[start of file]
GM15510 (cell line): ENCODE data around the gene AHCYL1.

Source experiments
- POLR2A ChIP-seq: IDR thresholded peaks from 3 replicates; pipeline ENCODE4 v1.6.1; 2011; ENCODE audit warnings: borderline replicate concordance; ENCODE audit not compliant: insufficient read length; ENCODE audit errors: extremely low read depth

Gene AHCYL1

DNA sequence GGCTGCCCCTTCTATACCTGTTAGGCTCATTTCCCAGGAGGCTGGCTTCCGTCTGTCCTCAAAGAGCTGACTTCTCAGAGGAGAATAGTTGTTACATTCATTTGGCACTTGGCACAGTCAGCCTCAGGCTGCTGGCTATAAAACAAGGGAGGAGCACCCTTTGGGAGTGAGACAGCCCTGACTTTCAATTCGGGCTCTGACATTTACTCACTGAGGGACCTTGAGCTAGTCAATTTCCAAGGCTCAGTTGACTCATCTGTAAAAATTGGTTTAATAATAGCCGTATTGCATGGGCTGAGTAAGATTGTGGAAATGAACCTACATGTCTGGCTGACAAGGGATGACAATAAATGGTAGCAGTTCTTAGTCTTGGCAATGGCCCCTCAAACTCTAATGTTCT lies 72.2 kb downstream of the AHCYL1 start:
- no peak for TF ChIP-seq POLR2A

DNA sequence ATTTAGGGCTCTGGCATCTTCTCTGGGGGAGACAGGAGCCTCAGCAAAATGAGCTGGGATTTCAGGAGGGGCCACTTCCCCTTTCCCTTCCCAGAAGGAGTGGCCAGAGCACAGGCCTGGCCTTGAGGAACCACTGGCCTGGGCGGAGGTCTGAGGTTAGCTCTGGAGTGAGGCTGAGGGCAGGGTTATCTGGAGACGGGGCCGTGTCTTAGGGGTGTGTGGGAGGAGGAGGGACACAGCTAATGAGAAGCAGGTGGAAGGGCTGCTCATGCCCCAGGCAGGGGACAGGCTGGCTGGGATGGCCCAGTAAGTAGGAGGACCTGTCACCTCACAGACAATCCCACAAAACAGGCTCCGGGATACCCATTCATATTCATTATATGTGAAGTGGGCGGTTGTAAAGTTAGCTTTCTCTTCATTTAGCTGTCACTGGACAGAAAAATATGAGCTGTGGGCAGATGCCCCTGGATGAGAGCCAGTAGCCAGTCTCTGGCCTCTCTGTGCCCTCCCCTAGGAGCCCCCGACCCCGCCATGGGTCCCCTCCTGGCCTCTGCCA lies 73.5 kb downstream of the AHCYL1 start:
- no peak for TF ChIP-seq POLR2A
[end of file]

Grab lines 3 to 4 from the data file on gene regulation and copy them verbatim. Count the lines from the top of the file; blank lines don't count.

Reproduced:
- POLR2A ChIP-seq: IDR thresholded peaks from 3 replicates; pipeline ENCODE4 v1.6.1; 2011; ENCODE audit warnings: borderline replicate concordance; ENCODE audit not compliant: insufficient read length; ENCODE audit errors: extremely low read depth

Gene AHCYL1